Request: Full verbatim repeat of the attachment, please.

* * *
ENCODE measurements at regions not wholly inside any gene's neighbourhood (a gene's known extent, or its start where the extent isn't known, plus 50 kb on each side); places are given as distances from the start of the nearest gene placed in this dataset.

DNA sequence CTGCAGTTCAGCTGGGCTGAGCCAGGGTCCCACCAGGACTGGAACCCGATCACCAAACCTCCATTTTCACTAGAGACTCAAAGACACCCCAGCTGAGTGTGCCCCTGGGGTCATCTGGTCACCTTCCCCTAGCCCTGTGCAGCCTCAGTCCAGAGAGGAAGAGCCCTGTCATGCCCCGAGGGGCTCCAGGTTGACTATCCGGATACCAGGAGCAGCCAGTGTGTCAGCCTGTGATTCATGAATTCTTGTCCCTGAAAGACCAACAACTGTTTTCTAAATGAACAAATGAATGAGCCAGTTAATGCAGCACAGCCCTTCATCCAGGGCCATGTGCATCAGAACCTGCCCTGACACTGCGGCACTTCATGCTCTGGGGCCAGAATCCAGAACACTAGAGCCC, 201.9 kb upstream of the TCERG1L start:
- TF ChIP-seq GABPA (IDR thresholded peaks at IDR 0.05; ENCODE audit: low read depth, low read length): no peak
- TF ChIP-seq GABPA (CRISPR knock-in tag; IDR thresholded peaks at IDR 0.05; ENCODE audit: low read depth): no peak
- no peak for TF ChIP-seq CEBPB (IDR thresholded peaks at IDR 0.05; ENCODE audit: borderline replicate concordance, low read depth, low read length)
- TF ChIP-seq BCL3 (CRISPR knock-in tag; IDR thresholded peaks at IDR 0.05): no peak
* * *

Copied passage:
ENCODE measurements at regions not wholly inside any gene's neighbourhood (a gene's known extent, or its start where the extent isn't known, plus 50 kb on each side); places are given as distances from the start of the nearest gene placed in this dataset.

DNA sequence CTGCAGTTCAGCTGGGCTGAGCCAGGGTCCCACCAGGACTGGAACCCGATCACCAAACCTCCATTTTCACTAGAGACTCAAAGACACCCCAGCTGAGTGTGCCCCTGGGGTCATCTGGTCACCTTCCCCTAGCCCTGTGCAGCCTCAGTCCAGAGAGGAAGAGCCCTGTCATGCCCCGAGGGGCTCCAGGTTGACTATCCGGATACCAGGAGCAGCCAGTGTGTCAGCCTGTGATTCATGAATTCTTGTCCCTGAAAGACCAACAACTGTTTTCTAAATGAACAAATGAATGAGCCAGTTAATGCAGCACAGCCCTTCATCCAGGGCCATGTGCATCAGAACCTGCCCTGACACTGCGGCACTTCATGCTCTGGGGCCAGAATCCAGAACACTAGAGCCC, 201.9 kb upstream of the TCERG1L start:
- TF ChIP-seq GABPA (IDR thresholded peaks at IDR 0.05; ENCODE audit: low read depth, low read length): no peak
- TF ChIP-seq GABPA (CRISPR knock-in tag; IDR thresholded peaks at IDR 0.05; ENCODE audit: low read depth): no peak
- no peak for TF ChIP-seq CEBPB (IDR thresholded peaks at IDR 0.05; ENCODE audit: borderline replicate concordance, low read depth, low read length)
- TF ChIP-seq BCL3 (CRISPR knock-in tag; IDR thresholded peaks at IDR 0.05): no peak